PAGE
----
Posted by: Olga Kharif on February 1, 2010
Leap Wireless has hired Goldman Sachs and asked its board members to consider selling the company, according to The Wall Street Journal. Leap’s shares jumped 13.1% today, to $14.92, amidst investor hopes of a quick deal.
Chances are, selling Leap won’t be easy, however. As Michael Nelson, an analyst at Nelson Alpha Research, points out in his Feb. 1 note, “We believe an acquisition by AT&T or Verizon is unlikely, owing to significant regulatory hurdles associated with the companies’ high market share at 30% and 32% respectively.” A deal would mean major divestitures.
The most likely buyer, MetroPCS, has long resisted merging with Leap. The two companies’ cultures differ, and its management had been known to exchange potshots during a prior merger attempt.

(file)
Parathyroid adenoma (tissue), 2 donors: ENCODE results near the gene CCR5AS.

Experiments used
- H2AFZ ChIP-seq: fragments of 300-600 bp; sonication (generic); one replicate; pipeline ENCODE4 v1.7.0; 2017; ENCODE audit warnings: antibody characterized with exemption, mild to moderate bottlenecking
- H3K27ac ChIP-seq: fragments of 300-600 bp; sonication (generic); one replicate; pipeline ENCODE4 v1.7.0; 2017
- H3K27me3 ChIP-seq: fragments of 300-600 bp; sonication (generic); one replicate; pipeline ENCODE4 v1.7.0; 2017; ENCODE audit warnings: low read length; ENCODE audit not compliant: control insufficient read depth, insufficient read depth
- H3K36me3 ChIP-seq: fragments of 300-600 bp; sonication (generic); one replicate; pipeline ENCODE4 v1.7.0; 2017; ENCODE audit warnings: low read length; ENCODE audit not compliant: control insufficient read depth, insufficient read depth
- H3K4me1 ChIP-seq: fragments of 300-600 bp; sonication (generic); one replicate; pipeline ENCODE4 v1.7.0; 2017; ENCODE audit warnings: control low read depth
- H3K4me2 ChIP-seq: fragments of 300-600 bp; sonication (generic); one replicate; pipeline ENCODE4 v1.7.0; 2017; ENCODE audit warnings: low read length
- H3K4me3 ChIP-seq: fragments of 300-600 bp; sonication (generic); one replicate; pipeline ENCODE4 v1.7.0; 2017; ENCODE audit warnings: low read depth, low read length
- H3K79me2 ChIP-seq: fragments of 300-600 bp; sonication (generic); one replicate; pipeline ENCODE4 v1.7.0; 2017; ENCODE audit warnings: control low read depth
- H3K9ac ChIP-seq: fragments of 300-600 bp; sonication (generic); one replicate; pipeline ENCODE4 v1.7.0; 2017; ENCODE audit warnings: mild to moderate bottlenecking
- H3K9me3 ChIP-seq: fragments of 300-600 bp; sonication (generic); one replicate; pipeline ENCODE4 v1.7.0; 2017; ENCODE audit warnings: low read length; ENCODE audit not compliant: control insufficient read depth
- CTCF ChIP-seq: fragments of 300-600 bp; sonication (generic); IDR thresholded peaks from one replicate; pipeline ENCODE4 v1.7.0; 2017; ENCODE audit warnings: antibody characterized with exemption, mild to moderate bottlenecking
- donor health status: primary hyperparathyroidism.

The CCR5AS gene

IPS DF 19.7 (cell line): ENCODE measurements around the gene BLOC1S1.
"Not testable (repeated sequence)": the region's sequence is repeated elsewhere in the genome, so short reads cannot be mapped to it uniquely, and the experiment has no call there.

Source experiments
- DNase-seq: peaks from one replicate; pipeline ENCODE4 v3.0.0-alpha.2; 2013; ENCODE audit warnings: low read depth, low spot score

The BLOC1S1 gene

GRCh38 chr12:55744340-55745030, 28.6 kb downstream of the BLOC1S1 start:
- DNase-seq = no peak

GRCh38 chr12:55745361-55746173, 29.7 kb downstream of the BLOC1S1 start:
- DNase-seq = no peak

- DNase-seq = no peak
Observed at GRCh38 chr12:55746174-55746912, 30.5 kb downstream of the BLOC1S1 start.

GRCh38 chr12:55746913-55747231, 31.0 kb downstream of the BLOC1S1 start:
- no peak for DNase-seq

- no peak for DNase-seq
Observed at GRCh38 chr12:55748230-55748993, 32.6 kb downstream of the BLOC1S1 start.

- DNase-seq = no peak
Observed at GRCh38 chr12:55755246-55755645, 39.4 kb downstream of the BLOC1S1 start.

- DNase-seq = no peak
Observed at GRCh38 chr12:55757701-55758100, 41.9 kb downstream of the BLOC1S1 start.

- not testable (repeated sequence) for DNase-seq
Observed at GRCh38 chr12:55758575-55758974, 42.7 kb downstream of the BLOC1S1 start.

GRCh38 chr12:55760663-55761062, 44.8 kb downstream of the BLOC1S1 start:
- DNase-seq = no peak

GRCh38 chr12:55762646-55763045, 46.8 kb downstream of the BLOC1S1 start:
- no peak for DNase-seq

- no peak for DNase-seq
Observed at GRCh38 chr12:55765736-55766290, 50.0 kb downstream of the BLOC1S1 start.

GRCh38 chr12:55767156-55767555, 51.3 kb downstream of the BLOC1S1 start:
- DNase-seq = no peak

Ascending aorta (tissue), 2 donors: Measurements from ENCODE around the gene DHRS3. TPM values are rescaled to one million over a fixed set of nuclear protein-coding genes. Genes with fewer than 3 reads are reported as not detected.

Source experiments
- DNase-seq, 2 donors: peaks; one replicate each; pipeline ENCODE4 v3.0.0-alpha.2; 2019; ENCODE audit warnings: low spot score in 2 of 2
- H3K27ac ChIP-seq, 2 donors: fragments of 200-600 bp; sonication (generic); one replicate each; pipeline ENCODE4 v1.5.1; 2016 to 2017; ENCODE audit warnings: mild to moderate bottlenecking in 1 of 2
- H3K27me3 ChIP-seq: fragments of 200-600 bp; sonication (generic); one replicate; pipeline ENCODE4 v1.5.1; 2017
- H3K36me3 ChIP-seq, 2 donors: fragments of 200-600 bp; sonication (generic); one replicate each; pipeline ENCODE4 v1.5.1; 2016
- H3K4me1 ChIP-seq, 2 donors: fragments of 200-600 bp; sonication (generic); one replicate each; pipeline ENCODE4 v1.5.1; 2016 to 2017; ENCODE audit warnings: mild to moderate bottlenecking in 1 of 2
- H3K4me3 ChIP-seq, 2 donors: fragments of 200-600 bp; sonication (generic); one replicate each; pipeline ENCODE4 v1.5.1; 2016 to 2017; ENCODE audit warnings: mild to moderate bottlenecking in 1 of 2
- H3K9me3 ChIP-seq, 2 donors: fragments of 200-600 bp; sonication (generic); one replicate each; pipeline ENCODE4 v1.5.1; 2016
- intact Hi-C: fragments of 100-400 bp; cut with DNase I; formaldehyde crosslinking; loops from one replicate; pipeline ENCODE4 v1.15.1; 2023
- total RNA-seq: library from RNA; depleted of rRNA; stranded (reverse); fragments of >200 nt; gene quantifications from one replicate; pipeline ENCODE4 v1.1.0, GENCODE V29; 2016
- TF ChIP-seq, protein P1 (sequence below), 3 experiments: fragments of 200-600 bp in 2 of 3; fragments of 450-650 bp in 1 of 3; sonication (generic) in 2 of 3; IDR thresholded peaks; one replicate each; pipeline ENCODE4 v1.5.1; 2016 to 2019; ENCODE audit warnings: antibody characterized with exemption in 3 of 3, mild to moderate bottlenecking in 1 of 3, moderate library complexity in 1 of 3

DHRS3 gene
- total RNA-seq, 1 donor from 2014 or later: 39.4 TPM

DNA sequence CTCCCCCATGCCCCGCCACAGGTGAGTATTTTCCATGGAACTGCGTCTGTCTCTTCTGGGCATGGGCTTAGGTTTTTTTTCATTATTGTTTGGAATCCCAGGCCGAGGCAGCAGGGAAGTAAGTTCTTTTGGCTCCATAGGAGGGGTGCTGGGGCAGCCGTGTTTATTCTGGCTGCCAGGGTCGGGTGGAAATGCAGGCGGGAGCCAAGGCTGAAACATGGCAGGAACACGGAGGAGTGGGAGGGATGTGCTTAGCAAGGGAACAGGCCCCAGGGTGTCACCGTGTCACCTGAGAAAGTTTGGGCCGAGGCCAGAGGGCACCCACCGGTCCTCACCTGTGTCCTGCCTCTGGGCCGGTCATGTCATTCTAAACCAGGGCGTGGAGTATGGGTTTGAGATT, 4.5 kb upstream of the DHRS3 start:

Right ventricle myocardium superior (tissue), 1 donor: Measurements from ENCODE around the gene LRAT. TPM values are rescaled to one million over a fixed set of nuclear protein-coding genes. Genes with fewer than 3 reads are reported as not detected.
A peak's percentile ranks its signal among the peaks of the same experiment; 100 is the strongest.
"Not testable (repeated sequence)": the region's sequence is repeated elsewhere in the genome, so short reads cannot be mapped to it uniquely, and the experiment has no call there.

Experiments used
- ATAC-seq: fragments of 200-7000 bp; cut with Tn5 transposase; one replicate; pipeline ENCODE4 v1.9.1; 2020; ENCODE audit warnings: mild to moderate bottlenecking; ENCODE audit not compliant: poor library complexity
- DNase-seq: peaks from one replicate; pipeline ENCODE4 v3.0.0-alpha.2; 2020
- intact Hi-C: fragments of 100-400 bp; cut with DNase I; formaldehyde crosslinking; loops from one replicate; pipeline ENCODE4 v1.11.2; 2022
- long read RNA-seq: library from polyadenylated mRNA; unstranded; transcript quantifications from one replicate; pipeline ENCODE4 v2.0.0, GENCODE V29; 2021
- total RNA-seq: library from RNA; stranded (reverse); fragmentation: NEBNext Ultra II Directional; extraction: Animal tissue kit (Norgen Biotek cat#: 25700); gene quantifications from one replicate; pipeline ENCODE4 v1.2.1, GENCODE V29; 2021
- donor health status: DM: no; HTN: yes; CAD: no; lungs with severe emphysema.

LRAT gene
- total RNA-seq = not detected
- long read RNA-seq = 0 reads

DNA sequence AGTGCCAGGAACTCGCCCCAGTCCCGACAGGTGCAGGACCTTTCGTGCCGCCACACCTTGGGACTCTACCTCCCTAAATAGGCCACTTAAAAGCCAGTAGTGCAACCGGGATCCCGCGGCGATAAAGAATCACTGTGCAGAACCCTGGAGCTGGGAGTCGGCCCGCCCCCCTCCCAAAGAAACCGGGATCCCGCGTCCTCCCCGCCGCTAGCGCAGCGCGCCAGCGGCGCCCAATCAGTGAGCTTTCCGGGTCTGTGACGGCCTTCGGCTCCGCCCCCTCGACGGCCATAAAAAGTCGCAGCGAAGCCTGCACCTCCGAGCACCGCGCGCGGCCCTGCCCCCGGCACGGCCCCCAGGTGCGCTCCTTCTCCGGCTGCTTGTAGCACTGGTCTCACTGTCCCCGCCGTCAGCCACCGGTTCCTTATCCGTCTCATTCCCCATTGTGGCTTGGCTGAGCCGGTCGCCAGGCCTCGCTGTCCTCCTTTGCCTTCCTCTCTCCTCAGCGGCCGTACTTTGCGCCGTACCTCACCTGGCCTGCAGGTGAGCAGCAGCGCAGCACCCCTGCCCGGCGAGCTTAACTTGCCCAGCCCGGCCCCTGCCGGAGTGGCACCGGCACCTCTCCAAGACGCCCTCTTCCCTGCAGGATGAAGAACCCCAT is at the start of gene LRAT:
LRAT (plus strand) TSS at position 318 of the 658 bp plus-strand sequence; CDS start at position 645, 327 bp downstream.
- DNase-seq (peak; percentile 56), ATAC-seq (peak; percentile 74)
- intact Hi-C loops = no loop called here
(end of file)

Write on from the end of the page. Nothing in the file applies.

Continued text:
Moreover, the combination would basically bring together two companies that are struggling to grow and prosper. In the first nine months of 2009, Leap’s losses mounted. Metro is in the black, and growing, but that may change. Amidst rising competition, both companies have been aggressive on pricing, and Metro’s financials could suffer as a result. “We expect no free cash flow generation in 2010 and note that next year’s free cash flow generation will be highly dependant on how far the company can cut capital spending,” Pali Capital analyst Walter Piecyk wrote in a Jan. 14 note.
Leap has other options: A private-equity investor could take an interest in Leap, or facilitate a Leap-Metro merger. A foreign telco could buy Leap to gain a toehold in the U.S. market.